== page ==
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Fun Facts Digest

September 10, 2013

First off, I want to apologize for the serious lack of blogging lately. It’s not that I don’t want to update and share awesome science facts with you guys, it’s that I haven’t had much time these days! I’m desperately trying to cling to the last shreds of summer and normal vitamin D levels. Even though fall is a lovely season (here comes pumpkin everything!!!), living in Seattle it means the impending grey is just around the corner. Plus I’ve recently started some new experiments in the lab, so I’m mostly spazzing around my life attempting to maintain some form of balance. It’s like a sitcom sometimes.

Accurate.

It’s been so bad that I haven’t even been keeping up with what the Mars rovers are doing. They’re out there all alone in the red wilderness and I can’t even take five seconds to read their Tweets?? Shameful!

So anyway, I decided to make this a post with tiny science updates on a bunch of topics – who knows, maybe this will help you at bar trivia someday.

Fun fact #1 – Scientists have completed a comprehensive study to identify and curate a list of all the chemicals found in human urine. The total was over 3000, and the data can be found at the Urine Metabolome Database (UMDB). This research can help scientists because the chemicals found in a urine sample provide information about diet, health status, drug intake, pollution exposure, etc., and may be useful in diagnosis of disease. Thanks, pee database. You rock.

How I imagine the pee scientists right now ^

Fun fact #2 – Researchers at the University of Southampton have discovered that copper surfaces reduce viability and infectivity of norovirus (the bug that causes ‘stomach flu.’) When exposed to copper the viral genome is actually altered to contain fewer copies of the VPg gene. This is neat because VPg helps the virus infect you, so fewer copies in the viral genome means reduced infection ability. Maybe in the future clinical settings (and maybe even public places?) will have more copper surfaces, door handles, food storage areas, etc. to help reduce the spread of sickness!

Fun fact #3: A solar powered boat just completed a three-month journey across the Atlantic Ocean to study how ocean currents and the atmosphere interact. The scientists departed Miami aboard the 103ft catamaran covered in solar panels that function to charge a massive litium ion battery. After collecting water and air measurements over the course of their trip, the scientists have now arrived in Paris and deserve to toast their hard work with some delicious wine. And baguettes.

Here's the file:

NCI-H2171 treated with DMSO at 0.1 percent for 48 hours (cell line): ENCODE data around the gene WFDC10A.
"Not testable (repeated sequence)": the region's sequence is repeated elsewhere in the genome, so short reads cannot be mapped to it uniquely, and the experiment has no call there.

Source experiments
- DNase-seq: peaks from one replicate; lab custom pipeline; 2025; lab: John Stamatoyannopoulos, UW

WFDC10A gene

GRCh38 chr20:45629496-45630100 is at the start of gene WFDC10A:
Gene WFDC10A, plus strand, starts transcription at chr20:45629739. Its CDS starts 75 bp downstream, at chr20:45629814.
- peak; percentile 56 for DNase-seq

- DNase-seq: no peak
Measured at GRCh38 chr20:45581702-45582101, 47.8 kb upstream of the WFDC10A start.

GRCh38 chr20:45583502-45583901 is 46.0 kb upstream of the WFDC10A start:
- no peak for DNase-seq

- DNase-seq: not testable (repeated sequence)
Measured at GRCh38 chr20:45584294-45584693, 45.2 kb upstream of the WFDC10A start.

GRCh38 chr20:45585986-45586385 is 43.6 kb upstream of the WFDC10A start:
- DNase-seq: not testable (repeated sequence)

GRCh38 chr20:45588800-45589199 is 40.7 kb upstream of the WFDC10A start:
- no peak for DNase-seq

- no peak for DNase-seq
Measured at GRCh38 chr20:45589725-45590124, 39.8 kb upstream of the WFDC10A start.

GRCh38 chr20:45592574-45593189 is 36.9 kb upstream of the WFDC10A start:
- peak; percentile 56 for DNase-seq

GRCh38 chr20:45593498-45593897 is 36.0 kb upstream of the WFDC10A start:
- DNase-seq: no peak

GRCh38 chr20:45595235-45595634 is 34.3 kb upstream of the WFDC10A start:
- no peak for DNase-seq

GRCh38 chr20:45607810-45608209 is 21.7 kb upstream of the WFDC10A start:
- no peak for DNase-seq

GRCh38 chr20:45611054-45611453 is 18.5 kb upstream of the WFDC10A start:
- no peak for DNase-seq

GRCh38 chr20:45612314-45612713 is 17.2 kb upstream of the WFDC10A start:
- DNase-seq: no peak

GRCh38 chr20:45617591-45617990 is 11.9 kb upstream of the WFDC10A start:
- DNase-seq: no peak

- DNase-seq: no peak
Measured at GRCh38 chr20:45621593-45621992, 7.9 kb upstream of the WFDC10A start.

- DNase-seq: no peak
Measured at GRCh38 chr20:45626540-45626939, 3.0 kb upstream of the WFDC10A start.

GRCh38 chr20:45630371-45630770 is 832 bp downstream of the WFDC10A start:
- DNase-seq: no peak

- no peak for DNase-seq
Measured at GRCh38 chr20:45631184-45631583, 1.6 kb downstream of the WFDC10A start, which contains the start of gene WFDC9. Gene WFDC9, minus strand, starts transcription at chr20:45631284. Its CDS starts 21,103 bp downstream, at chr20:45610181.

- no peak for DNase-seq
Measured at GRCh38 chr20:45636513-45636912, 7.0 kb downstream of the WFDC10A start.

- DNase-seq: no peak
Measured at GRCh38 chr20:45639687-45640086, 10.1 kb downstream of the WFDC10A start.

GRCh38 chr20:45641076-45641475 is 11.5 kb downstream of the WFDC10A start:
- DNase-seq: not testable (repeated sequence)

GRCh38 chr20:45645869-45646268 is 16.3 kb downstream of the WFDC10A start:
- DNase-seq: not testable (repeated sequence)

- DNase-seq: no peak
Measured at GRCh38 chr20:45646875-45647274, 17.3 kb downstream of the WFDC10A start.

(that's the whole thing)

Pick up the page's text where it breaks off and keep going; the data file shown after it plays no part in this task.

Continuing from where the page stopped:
The Turanor PlanetSolar catamaran – AKA futureboat.

Fun fact #4: On Friday night NASA launched a moon exploring spacecraft named LADEE. It was carried out of Earth’s atmosphere by a rocket named Minotaur (awesome), and now it’s on course to enter the lunar atmosphere on Oct. 6. It will be taking samples to better understand how the moon’s atmosphere developed and how it changes over time, among other scientific inquiries. When the mission is complete the spacecraft will be sent careening down onto the lunar surface rather than returning back to Earth.

Long exposure of the LADEE launch (photo credit and copyright Marion Haligowski)

Fun fact #5: Since I mentioned the rovers previously, I thought I might wrap up this mini science digest with an update on Curiosity. Basically, he’s been on a huge road trip to his main scientific destination at Mount Sharp. His longest single-day distance record has now been set at 141 meters, and he’s also successfully used his autonavigation capabilities.

Bonus fun fact! Curiosity happened to be at the right location to witness a solar eclipse on Mars. One of the two martian moons, Phobos, passed directly across the center of the sun while Curiosity (and the team at JPL) were able to record time-lapse video of the event. Phobos is a funky chunk of rock with irregular sides, unlike our very fat and very smooth moon… and you can see the strange silhouette really nicely in the following video.

You guys.
Seriously.
Science is RAD.

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2 Comments
  1. William permalink

    This format was fun. The pee database sounds like a good idea, and I’m surprised there wasn’t something like that already. Copper for sanitary sake is great because it looks awesome aged, but be wary about using it around food/where food is prepared (esp. if you’re cooking with high acid foods). That moon shot is great, what a cool silhouette!

    Future fun fact ideas: The planthopper’s gear driven jumps! Recorded space sounds and you should totally make a gif of the NASA lauch frog (RIP).

  2. Yeah I agree! I was surprised that the urine metabolome hadn’t already been solved, although I guess it probably wasn’t something most scientists were psyched on having to study 😉

    And those gear-driven legs are seriously amazing. I just love that nature figured out the gear system a long long time ago, and we measly humans with our over-sized brains think we’re so clever by inventing them all over again. Nature is a pretty powerful lady.

    As for NASA frog – just chalk it up to another giant leap for mankind.

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